St John Lateran is the basilica of the Bishop of Rome, the Pope. First among all Rome's church's, it is dedicated to St John the Baptist who lost his head for the sake of Christ and the Gospel, and reminds us that the most fundamental work of the church is to witness to Christ crucified and raised up for the sake of all. John the Baptist never forgot that his mission was to make straight the way of the Lord. Willing to die for this privilege, John the Baptist continues to remind us of our role. When we make the way of the Lord straight people can find their way into the mystery of God's love.

Today, pray for the grace never to forget God's enduring love for all.

What do you most value about the church, the people of God?

Thursday, November 7, 2013

All is from God and for God

"I will not dare to speak of anything except what Christ has accomplished through me." Rom 15:18

Paul's advice to his listeners is intriguing and important because he often tells us what he has endured for the sake of the Gospel, and challenges us to do the same. 
“Five times I have received from the Jews the forty lashes minus one. Three times I was beaten with rods. Once I received a stoning. Three times I was shipwrecked. For a night and a day I was adrift at sea. On frequent journeys, I was in danger from rivers, from bandits, from my own people, from Gentiles, in danger in the city, in danger in the wilderness, in danger at sea, in danger from false brethren; in toil and hardship, through many a sleepless night, hungry and thirsty, often without food, cold and naked. And, besides other things, I am under daily pressure because of my anxiety for all the churches” (2 Cor 11:24-29).
A first glance at passages like this can be confusing. Is Paul exalting himself and his sufferings? While we know this is not the case, it is a warning to remember how good God is and how often God has worked in and through us, even when we did not know it was happening.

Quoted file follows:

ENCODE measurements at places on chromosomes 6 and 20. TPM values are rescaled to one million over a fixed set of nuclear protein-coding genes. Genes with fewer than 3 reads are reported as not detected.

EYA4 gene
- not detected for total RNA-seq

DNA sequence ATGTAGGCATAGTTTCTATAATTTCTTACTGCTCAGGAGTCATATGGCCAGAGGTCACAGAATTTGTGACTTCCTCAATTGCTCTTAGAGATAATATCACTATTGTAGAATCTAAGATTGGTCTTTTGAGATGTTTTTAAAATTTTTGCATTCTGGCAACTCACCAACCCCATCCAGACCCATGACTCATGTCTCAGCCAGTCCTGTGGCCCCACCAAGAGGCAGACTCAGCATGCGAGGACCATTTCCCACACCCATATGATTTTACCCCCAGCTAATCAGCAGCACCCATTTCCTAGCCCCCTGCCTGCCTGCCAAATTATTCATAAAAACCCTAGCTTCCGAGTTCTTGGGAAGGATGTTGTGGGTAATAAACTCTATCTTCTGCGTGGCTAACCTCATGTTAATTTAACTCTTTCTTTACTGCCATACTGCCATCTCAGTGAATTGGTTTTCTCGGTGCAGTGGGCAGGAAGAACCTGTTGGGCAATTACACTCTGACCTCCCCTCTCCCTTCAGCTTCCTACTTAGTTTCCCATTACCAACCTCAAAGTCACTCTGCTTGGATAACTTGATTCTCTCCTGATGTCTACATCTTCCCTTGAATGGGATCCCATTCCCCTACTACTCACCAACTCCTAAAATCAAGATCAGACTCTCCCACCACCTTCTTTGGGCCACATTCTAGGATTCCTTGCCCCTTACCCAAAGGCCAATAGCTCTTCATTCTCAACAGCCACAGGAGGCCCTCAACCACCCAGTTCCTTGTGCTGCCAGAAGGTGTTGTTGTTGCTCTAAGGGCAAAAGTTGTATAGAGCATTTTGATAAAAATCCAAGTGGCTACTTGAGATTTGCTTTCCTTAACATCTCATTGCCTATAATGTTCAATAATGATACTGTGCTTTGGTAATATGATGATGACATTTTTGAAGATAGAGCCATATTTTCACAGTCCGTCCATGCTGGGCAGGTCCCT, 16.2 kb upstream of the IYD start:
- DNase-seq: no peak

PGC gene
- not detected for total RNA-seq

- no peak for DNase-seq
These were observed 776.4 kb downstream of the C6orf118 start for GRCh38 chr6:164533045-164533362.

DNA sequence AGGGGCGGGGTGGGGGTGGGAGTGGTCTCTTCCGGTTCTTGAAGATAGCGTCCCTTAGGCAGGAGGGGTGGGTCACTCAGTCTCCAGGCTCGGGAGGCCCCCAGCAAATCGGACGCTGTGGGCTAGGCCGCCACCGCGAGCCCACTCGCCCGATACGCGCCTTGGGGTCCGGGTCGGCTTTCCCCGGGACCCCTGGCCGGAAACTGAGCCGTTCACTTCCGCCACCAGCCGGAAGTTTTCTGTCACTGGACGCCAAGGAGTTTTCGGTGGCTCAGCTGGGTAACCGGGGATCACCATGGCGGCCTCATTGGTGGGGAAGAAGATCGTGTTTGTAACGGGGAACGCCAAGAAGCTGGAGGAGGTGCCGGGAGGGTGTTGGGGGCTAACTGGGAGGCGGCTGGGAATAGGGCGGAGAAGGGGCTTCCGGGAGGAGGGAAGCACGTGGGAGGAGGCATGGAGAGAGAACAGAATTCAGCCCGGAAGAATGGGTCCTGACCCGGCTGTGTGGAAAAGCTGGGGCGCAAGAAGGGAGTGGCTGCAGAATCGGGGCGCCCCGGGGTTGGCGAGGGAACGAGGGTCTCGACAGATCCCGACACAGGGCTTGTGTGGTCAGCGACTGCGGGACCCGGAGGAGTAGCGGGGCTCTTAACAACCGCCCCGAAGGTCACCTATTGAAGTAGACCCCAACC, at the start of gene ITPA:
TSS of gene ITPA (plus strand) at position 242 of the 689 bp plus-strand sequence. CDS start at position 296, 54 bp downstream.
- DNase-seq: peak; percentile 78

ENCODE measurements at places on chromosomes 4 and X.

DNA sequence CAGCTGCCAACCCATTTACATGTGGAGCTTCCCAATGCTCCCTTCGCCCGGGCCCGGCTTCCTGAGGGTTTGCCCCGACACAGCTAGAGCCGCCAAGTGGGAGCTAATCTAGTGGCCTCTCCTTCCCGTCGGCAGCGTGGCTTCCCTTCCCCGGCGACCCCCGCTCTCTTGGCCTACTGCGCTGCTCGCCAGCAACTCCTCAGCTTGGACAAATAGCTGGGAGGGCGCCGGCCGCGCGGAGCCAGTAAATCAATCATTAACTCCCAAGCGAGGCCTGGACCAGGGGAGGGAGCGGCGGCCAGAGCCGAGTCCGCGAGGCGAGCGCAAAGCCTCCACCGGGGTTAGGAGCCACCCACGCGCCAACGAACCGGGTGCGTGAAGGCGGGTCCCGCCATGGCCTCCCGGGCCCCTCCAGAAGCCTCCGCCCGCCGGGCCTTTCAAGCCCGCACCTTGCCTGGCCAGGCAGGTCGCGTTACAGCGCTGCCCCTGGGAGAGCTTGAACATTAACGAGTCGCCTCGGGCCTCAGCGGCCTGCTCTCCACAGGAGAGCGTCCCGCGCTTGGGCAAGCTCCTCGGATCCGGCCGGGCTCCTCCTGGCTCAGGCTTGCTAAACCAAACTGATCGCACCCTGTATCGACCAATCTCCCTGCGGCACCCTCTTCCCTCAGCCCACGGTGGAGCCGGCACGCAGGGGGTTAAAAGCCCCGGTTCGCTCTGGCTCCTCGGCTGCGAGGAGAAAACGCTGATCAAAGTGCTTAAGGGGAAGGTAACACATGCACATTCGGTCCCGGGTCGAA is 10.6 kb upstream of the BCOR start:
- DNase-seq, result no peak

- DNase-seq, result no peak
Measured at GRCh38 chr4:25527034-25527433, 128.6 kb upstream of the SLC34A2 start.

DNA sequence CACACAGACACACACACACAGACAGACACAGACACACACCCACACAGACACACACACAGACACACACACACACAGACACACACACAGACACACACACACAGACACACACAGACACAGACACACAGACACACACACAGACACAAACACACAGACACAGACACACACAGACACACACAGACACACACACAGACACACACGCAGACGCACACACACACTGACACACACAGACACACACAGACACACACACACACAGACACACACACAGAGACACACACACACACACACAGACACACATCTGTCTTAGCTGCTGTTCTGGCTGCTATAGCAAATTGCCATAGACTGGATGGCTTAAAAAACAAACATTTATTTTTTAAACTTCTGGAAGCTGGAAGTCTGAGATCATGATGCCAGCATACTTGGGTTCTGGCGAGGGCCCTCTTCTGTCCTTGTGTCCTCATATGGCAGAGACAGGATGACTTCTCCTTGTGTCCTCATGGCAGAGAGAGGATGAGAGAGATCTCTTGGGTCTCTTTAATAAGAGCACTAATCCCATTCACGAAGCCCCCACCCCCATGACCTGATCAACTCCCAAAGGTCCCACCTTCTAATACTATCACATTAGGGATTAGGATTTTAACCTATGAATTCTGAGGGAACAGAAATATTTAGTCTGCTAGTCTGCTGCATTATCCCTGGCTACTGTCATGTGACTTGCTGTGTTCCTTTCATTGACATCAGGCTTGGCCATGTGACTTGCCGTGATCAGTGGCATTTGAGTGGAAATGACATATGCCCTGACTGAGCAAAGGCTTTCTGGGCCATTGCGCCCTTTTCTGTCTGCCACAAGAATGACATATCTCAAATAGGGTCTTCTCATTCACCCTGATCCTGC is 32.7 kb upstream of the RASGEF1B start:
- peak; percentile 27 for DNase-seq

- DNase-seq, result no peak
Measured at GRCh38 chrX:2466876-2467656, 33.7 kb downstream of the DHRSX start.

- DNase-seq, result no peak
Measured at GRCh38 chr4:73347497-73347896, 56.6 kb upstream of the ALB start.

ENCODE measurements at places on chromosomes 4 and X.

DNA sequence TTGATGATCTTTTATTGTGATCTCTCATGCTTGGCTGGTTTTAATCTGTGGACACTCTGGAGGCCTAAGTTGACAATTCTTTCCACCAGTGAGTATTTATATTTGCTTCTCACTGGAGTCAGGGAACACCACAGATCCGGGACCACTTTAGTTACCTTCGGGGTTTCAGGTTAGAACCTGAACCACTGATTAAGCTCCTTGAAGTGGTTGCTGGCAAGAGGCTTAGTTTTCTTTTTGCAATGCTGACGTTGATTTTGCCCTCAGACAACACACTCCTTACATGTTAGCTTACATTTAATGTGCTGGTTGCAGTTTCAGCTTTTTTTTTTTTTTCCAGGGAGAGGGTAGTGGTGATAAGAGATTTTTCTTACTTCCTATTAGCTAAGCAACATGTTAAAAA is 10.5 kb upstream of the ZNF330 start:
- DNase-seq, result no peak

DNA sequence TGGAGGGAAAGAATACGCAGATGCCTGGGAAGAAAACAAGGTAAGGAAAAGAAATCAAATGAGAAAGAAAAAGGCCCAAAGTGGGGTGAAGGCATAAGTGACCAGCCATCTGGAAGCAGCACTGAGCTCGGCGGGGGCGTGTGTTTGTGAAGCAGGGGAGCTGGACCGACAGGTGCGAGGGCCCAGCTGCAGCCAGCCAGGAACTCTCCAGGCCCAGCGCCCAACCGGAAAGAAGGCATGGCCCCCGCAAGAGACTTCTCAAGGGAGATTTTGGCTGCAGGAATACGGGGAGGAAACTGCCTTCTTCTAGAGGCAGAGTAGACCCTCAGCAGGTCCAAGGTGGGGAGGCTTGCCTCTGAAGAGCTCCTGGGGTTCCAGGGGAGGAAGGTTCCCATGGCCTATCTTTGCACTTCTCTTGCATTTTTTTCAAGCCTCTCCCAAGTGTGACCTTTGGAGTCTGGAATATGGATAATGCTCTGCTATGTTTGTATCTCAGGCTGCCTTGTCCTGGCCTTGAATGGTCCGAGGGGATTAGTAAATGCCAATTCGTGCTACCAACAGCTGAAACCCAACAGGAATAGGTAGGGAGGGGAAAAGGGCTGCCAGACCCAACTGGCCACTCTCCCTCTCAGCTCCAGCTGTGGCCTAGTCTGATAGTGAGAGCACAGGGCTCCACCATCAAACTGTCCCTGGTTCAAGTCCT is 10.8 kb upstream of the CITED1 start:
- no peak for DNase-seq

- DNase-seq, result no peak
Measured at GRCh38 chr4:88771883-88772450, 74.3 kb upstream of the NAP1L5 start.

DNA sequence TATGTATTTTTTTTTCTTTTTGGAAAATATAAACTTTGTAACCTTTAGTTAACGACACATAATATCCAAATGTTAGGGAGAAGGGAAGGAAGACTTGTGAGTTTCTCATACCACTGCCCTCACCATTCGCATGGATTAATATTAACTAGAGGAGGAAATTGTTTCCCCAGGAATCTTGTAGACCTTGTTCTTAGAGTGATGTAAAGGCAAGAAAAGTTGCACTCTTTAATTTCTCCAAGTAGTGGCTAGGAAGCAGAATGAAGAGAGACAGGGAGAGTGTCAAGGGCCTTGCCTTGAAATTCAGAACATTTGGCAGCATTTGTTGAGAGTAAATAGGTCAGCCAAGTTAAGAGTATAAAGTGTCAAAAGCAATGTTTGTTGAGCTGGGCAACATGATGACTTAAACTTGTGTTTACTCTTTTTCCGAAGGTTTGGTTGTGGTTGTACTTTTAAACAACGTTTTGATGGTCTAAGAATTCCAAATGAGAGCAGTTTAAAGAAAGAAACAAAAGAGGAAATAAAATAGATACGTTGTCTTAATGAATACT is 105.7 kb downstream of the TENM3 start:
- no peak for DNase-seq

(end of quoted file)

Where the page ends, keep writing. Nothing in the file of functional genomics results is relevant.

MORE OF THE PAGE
Very few saints knew the power of their witness as they offered it. The countless women and men who gave their lives for the sake of the Gospel were not freed from the fear of death because they were doing the right thing. Even Jesus asks his Father to take his suffering from him, but then tells God to do what God needs to do for the sake of the world, and God certainly did.

While most of us will not have to suffer like Paul, we all must bear our own burdens and fears, ask God for the strength to pass through them, and when God does in us what God needs for the good of all, we cannot fail to remember with Paul what God "has done through me."

Today, ask God for the strength to enter through the narrow gate.

What experiences have you had that convinced you that all was from God and for God?


Wednesday, November 6, 2013


"There will be more joy in heaven over one sinner who repents than over ninety-nine righteous people who have no need of repentance." Lk 15:7

Most of us regret some of our actions and behaviors, especially when we realize how much hurt we caused in others' lives. Whether it was a single act or word, or a pattern of behavior that made us feel better or superior to others, does not matter. Because we undermined another's confidence or reputation, we must pray for the courage to repent. Recognizing our faults and sins and taking responsibility for the hurt we caused is the beginning of repentance and the first step towards authentic reconciliation.